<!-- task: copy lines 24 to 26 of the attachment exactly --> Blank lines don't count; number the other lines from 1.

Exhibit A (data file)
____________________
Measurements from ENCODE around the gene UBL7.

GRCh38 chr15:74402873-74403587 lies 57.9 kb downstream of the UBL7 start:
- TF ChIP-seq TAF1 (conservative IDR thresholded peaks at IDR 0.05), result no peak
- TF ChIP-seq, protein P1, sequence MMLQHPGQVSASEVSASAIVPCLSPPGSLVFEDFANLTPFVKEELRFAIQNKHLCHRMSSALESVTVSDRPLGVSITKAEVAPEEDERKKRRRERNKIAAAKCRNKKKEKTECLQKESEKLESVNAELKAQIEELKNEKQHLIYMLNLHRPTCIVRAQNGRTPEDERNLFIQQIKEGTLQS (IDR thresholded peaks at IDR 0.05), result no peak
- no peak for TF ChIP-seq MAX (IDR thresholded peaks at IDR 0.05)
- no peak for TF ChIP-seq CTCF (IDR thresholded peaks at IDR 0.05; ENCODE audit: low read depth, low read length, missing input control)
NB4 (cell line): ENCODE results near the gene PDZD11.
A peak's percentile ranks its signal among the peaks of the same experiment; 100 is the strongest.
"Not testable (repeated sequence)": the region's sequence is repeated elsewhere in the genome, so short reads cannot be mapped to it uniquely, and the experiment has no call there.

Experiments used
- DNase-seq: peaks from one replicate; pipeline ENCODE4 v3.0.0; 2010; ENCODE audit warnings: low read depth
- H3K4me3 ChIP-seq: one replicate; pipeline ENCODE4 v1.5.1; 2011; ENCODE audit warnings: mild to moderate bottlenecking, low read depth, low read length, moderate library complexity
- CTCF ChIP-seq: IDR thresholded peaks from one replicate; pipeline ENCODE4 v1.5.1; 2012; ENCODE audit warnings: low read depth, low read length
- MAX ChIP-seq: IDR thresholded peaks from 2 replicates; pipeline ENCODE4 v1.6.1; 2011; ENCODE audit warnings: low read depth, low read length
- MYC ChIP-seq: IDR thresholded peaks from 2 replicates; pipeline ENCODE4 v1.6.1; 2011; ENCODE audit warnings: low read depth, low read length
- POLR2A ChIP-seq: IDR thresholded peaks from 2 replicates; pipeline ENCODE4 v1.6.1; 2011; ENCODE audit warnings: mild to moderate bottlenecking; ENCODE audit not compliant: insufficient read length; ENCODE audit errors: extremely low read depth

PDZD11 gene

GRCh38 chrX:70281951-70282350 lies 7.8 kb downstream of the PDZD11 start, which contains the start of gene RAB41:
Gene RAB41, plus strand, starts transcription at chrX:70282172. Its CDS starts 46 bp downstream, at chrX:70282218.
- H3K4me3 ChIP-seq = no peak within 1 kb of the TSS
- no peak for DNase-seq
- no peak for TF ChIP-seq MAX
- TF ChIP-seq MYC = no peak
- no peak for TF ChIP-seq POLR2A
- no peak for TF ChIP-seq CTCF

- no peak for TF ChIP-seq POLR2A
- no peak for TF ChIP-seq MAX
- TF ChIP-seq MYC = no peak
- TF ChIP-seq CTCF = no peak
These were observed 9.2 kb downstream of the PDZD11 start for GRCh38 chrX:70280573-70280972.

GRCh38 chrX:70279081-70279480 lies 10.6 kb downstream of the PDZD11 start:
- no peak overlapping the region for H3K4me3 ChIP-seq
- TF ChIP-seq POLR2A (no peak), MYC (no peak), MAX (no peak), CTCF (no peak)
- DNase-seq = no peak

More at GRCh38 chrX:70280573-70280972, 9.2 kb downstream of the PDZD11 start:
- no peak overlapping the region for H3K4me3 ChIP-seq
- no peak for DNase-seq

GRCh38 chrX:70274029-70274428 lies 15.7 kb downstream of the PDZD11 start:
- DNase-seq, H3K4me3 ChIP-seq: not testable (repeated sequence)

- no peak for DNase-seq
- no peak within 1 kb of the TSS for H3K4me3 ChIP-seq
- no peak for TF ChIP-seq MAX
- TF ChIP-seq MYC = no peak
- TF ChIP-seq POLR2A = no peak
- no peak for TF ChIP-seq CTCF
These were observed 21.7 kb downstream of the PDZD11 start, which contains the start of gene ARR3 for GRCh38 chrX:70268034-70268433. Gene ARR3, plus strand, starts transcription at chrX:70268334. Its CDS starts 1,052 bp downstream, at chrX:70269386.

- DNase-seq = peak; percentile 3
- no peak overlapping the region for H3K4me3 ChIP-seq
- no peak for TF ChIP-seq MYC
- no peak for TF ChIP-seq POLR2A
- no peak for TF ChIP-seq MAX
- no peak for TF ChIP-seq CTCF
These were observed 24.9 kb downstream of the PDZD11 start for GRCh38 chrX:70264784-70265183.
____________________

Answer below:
- no peak for TF ChIP-seq POLR2A
- no peak for TF ChIP-seq CTCF

- no peak for TF ChIP-seq POLR2A